# Binary Option

## Definition

A binary option is a financial option in which the payoff is either some fixed monetary amount or nothing at all. The two main types of binary options are the cash-or-nothing binary option and the asset-or-nothing binary option. The former pays some fixed amount of cash if the option expires in-the-money while the latter pays the value of the underlying security. They are also called all-or-nothing options, digital options, and fixed return options.

## Binary Option

A binary option is simply a ‘yes’ or ‘no’ settlement between two people, and involves a certain asset and a particular (short) time period. To better grasp the concept of binary options, you must understand the following terms.

## Time frame

Just like most dealings in the stock-market, binary options are also bound by a certain time period. Only that this case involves a fairly short period. It could be anywhere from a few hours to a week. This time-frame is specified down to the exact minute of the deadline.

## Strike price

The strike price is basically a base-price that settles a binary option. It is based on the current market price of the asset. On the basis of this current market price of the asset, a future price is determined by the buyer.

## Cost of binary option

The cost of buying a binary option from a seller always remains between \$0 and \$100. It is often considered as a probability of hitting the strike price. For instance, if the probability of hitting the strike price is 0.3, the cost of buying the option becomes \$30. However, it could be anywhere between zero to hundred regardless of any probability.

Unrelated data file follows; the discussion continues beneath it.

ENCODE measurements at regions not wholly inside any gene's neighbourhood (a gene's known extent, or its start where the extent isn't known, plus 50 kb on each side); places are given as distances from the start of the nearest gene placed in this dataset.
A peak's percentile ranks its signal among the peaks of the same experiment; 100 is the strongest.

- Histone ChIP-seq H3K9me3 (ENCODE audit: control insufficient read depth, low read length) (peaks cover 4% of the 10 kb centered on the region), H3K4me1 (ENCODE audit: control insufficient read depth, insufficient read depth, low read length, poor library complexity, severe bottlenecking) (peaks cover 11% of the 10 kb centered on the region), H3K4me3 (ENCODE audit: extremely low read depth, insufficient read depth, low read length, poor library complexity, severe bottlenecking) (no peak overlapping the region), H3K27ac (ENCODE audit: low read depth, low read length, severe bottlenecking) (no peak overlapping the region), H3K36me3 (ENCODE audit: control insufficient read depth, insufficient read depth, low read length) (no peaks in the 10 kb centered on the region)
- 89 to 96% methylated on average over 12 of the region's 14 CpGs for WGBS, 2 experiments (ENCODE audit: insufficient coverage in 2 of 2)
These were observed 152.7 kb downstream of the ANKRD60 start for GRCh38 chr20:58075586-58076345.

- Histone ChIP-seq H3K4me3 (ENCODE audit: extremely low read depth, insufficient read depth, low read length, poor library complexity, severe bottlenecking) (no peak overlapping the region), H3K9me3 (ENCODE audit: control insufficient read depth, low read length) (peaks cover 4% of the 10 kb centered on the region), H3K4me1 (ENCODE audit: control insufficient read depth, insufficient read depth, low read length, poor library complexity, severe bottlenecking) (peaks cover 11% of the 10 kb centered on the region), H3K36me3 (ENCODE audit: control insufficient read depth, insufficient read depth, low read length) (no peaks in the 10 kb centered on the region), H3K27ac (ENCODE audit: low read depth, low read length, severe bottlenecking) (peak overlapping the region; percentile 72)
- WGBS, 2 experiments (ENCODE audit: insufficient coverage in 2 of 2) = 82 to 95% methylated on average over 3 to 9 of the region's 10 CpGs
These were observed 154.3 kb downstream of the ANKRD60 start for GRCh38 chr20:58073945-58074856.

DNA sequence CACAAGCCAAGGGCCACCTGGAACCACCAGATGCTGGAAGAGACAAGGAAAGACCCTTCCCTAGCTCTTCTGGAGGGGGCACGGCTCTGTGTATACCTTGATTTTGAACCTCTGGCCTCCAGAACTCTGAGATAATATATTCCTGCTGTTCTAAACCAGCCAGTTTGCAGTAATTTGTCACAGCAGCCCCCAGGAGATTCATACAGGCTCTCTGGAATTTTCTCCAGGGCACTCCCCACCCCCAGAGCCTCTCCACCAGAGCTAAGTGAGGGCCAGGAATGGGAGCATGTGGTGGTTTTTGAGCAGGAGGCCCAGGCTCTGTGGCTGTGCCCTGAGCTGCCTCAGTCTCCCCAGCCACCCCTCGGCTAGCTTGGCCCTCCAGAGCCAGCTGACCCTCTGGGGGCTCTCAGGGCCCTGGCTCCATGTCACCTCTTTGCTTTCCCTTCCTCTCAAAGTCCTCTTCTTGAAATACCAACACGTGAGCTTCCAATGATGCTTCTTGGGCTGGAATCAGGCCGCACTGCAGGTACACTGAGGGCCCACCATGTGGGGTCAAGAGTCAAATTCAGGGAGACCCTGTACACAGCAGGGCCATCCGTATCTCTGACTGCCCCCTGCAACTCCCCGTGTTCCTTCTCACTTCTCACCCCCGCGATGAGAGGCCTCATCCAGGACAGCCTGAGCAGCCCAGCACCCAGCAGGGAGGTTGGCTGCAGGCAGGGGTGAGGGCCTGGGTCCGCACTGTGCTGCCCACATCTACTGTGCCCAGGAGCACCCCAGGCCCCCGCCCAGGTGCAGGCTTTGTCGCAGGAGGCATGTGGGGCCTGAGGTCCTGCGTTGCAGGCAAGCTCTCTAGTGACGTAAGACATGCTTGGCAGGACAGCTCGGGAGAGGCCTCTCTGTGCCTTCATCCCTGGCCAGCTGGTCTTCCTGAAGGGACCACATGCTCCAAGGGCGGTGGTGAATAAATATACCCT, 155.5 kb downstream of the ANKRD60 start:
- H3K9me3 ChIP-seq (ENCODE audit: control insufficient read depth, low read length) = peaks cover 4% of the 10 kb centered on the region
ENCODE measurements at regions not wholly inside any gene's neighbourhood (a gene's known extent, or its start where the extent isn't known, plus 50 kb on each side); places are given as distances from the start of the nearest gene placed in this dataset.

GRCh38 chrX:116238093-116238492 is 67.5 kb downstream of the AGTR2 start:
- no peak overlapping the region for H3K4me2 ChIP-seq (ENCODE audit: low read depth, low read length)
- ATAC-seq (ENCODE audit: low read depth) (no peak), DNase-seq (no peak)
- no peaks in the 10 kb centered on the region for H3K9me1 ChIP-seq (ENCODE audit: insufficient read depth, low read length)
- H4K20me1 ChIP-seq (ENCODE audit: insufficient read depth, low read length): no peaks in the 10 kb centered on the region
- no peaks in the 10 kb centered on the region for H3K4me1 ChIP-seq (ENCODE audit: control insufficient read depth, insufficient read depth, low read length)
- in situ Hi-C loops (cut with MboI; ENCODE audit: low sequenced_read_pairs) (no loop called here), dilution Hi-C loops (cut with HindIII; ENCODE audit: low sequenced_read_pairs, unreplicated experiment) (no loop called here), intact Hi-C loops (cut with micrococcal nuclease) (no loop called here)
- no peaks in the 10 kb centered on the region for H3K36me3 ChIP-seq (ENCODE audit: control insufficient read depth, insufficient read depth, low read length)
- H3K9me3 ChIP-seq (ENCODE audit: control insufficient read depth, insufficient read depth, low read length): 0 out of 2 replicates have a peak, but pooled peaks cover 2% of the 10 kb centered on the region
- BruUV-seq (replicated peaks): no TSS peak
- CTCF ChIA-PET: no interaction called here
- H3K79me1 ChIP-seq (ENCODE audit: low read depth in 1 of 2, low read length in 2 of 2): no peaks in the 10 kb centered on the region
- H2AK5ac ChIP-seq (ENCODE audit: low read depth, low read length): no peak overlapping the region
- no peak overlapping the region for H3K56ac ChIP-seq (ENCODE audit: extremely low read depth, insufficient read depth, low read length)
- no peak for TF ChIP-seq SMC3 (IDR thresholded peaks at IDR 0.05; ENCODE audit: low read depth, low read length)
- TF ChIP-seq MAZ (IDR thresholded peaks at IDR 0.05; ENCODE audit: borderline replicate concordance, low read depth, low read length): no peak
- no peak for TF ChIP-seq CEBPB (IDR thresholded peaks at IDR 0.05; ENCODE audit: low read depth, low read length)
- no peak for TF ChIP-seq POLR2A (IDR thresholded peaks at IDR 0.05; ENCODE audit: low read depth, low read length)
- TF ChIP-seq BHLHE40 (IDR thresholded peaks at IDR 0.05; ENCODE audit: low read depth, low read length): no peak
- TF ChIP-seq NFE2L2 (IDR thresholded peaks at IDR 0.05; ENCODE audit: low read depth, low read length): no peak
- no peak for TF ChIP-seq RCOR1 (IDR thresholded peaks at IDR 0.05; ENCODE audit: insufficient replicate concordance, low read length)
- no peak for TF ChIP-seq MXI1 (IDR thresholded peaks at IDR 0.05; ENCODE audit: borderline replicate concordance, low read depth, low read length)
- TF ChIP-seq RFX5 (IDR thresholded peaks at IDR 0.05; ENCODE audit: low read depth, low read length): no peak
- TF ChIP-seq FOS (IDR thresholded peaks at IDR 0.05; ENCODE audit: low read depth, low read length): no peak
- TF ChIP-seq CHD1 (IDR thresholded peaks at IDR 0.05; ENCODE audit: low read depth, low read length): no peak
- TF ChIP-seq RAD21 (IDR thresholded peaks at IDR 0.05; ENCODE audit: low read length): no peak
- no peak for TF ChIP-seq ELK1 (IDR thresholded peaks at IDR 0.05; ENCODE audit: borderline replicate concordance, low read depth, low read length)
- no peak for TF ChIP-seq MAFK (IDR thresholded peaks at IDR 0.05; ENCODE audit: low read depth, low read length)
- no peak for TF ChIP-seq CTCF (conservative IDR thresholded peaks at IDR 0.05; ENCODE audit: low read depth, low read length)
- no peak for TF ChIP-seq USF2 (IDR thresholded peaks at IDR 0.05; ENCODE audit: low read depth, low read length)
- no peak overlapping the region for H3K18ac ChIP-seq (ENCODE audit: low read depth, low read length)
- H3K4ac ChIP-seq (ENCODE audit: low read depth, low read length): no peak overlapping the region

## How does a binary option work?

In a binary option, the buyer determines the near-future price of a certain asset. This predicted future price is called the strike price of the option. If the asset has a fifty percent chance of hitting the strike price, the seller will charge \$50 for the option. At the same time, a time-frame or expiry time (deadline) of binary option is also set. If at the time of expiry, the asset goes over the strike price, the buyer gets a \$100 (always fixed) for every binary option bought. If the strike price is not met, the seller gets \$100 per option.

Example:

• Price of an asset: \$15
• Strike price set at 12:00 pm: 15.20
• Buyer’s bid for the option: \$10
• Seller’s bid for the option: \$12

Let us suppose the binary option is sold for \$11. If at 02:00 (deadline), the price of the asset is \$15.21 (basically anything above \$15.20), the buyer gets \$100, and the seller goes empty handed.

If the strike price is not hit, which means that the price of the asset at 02:00 pm is \$15.19 or anything less than that, the seller gets the \$100 while the buyer goes empty handed.

The binary option does not exercise any right over the possession of the asset itself.